Every day now, politicians and the pundits debate what obstruction of justice technically means, and ask how resilient our political institutions are to a presidency that almost daily goes beyond “unprecedented.” But while we all wait for the next crisis to hit and anticipate the new media cycle about it, we dare not miss what people are faith are always supposed to be most concentrated on — the poor and the vulnerable who are facing unprecedented threats from funding and policy decisions that lie just ahead.
On June 20, Nuns on the Bus reached Rep. Paul Ryan's Wisconsin office. Nuns on the Bus, a cross-country bus tour of sisters sponsored by NETWORK, hopes to protest the House Republican budget that drastically cuts safety net programs and disproportionately targets the poor. Sister Simone Campbell, executive director of NETWORK, spoke outside of Ryan's office in Janesville, Wis., following a meeting with his staff.
When the Nuns on the Bus pulled up in front of Rep. Paul Ryan’s home office in Janesville, Wis., earlier this week, they were challenging the theological rationale he has been using for his budget plan that has become the economic banner for the Republican Party.
But they were also showing how people can hold strong opinions, get those opinions into the public arena and still engage adversaries in respectful ways.
In the process, they called on citizens to get engaged in the same way.
“I urge you, urge you, I beg you, Janesville, in this election cycle, please, don’t be a spectator,” Sr. Simone Campbell pleaded with a crowd in the courthouse park as their visit to the southern Wisconsin city came to an end.
In response to Rep. Paul Ryan’s recent comments justifying the Republican budget plan on Catholic grounds, 60 prominent Catholic leaders today released a statement saying his claims “profoundly distort” Catholic teaching.
“Simply put, this budget is morally indefensible and betrays Catholic principles of solidarity, just taxation and a commitment to the common good,” the statement reads. “A budget that turns its back on the hungry, the elderly and the sick while giving more tax breaks to the wealthiest few can’t be justified in Christian terms.”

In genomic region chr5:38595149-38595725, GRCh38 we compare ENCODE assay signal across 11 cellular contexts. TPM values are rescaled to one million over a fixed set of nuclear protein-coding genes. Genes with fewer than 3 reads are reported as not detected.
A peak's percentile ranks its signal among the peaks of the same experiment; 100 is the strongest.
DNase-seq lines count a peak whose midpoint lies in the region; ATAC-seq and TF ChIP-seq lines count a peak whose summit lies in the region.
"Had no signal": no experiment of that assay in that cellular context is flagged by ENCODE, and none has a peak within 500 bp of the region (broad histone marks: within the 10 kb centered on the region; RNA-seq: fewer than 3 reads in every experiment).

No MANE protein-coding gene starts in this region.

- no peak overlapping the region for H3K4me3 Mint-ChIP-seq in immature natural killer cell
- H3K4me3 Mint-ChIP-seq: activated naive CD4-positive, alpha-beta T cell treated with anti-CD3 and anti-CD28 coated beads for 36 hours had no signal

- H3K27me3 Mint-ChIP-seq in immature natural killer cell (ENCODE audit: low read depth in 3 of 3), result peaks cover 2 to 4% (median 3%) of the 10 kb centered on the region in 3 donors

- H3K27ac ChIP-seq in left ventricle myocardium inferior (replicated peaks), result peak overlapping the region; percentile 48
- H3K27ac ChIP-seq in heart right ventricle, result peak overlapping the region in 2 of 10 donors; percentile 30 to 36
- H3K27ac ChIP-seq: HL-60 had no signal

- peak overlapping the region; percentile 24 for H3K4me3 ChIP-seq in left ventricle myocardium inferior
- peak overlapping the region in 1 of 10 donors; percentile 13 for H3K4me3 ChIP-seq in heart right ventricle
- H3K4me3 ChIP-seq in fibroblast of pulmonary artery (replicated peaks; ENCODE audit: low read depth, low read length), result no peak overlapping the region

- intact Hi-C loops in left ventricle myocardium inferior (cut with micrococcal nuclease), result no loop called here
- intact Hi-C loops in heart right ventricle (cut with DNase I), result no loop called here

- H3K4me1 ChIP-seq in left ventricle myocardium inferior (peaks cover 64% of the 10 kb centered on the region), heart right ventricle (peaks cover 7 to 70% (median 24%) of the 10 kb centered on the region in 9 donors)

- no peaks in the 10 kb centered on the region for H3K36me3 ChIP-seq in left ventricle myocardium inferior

John Gehring, Catholic Outreach Coordinator at Faith in Public Life, believes Ryan’s beliefs are skewed.
“This budget turns centuries of Catholic social teaching on its head,” Gehring said in a news release. “These Catholic leaders and many Catholics in the pews are tired of faith being misused to bless an immoral agenda.”
Read the full statement and signatories HERE.
In a lunchtime speech today before hundreds of reporters and editors attending the annual meeting of the Associated Press, President Obama launched an attack on the House Republican budget passed last week.
“Disguised as a deficit reduction plan, it’s really an attempt to impose a radical vision on our country. It’s nothing but thinly veiled social Darwinism,” Mr. Obama said. “By gutting the very things we need to grow an economy that’s built to last — education and training, research and development — it’s a prescription for decline.”
The House budget would do the reverse of what the country needs. It cuts taxes on the wealthiest, increases military spending, and drastically reduces domestic programs, especially those serving the neediest. As the Center on Budget and Policy Priorities said, “It would likely produce the largest redistribution of income from the bottom to the top in modern U.S. history and likely increase poverty and inequality more than any other budget in recent times (and possibly in the nation's history)."